Giving cash directly to children or parents isn’t the best long-term strategy. Once the money is given, control is surrendered, and the gift may not be used as intended by the giver. Saving for college is one of the significant financial challenges parents face, especially considering the high inflation of college tuition costs. Between 2021 and 2022, U.S. college tuition rates increased by 12%.

This is where estate planning intersects with the new year. As the current historically high estate tax exemption ends at the end of 2025, managing the size of one’s estate becomes a higher priority. The structure of 529 college savings accounts can be used for tax efficiency and to control the eventual use of the gift while taking advantage of long-term compounding.

Current gift tax rules allow individuals to gift up to $18,000 per year per person. Therefore, a married couple could gift $36,000 to each child and grandchild without it counting against their lifetime exemption or requiring them to file a gift tax return. However, the 529 is even more advantageous, allowing a five-year front-loading of such gifts per recipient.

If your state has a plan, funding 529 plans offers deductions on state income taxes. If your state doesn’t have a 529 plan, you can open an account in another state but won’t receive the tax deduction.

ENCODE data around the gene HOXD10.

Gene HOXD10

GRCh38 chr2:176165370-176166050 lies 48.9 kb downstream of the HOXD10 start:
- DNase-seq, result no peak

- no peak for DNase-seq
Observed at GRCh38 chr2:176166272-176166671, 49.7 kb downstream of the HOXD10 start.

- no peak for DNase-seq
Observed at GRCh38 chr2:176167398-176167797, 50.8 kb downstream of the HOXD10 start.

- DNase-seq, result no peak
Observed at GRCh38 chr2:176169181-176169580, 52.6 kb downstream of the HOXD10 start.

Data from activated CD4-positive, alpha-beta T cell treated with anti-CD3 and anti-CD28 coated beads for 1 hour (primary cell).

There have always been concerns about overfunding a 529 account or having unused funds if the beneficiary decides not to attend college. Most plans allow account owners to change beneficiaries without any tax consequences as long as the new beneficiary is a member of the current beneficiary’s family. If the new beneficiary is younger than the prior one, it may be wise to change the asset allocation to reflect the new time horizon.

Another common question regards the impact gifting may have on the student’s application for federal aid. While 529 plans owned by parents are considered, 529 plans owned by grandparents are not on the FAFSA (Free Application for Federal Student Aid) form.

Changes to the original 529 structure have rendered these accounts even more valuable. The Tax Cuts and Jobs Act expanded the eligibility of 529 accounts for private and parochial K-12 schools. Then, the SECURE Act allowed 529 funds to be used to pay down up to $10,000 in student debt.